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2009 Green Team 

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How’s this for a daunting task: help decide how the city of Atlanta — whose government is responsible for emitting 540,000 metric tons of greenhouse gases a year — can grow in a sustainable way, mirroring such cities as Chicago and Seattle.

Oh, and while you’re at it, you need to reduce those greenhouse gas emissions by 7 percent in the next three years.

Now, try planning a green wedding at the same time.

Mandy Schmitt, the city’s director of sustainability, is doing all three.

Working in conjunction with Sustainable Atlanta, Schmitt is helping draft the city’s Climate Action Plan. Among its goals: reducing energy use in municipal buildings by 10 percent, water use by 5 percent and the municipal fleet’s fossil fuel use by 3 percent.

“It’s quite a challenge,” Schmitt admits. But she’s optimistic about the city’s efforts to ease the wear and tear that urban living has cost the environment.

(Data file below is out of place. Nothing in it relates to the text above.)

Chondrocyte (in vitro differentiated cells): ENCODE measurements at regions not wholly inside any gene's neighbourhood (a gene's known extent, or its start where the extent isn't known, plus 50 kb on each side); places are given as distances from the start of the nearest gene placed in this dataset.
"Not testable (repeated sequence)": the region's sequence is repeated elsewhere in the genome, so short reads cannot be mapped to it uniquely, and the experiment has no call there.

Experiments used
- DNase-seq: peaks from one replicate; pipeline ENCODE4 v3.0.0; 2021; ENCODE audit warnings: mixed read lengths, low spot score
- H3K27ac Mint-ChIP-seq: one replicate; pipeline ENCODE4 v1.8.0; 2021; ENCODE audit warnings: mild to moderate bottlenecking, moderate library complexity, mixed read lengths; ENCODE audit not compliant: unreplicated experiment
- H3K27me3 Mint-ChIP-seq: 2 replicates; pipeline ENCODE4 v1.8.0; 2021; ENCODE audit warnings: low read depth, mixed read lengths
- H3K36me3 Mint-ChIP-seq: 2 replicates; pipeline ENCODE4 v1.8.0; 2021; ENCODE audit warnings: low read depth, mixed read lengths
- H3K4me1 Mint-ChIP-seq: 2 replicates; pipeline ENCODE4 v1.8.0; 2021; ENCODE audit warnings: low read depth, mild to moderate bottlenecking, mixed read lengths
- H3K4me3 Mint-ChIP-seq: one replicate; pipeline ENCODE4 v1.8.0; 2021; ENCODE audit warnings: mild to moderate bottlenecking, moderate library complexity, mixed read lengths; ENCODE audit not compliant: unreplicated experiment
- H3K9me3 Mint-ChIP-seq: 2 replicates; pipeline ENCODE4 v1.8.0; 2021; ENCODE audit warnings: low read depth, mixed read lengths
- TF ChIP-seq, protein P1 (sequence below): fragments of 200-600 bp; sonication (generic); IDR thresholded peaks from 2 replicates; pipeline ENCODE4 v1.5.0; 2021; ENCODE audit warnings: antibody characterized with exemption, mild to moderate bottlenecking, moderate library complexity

Schmitt says Georgia’s showing signs of promise — approving tax incentives for energy-efficiency, for instance. But she says it can do more to give back to Mother Earth, especially when it comes to taking advantage of the state’s natural strengths.

Compared to such eco-minded states as North Carolina and New Jersey, Schmitt says, Georgia is viewed by environmental experts as “virgin territory.”

“In one way, that's horrible, because we're behind the curve.” But she adds that there’s an upside: The state can learn from those success stories as clean energy technologies and sustainability practices decrease in cost. And federal incentives, such as President Barack Obama’s stimulus package, will help in that effort.  

She also says a state policy on renewable energy must be created before real change can come. “We have to go further,” she says. “We cannot settle.”

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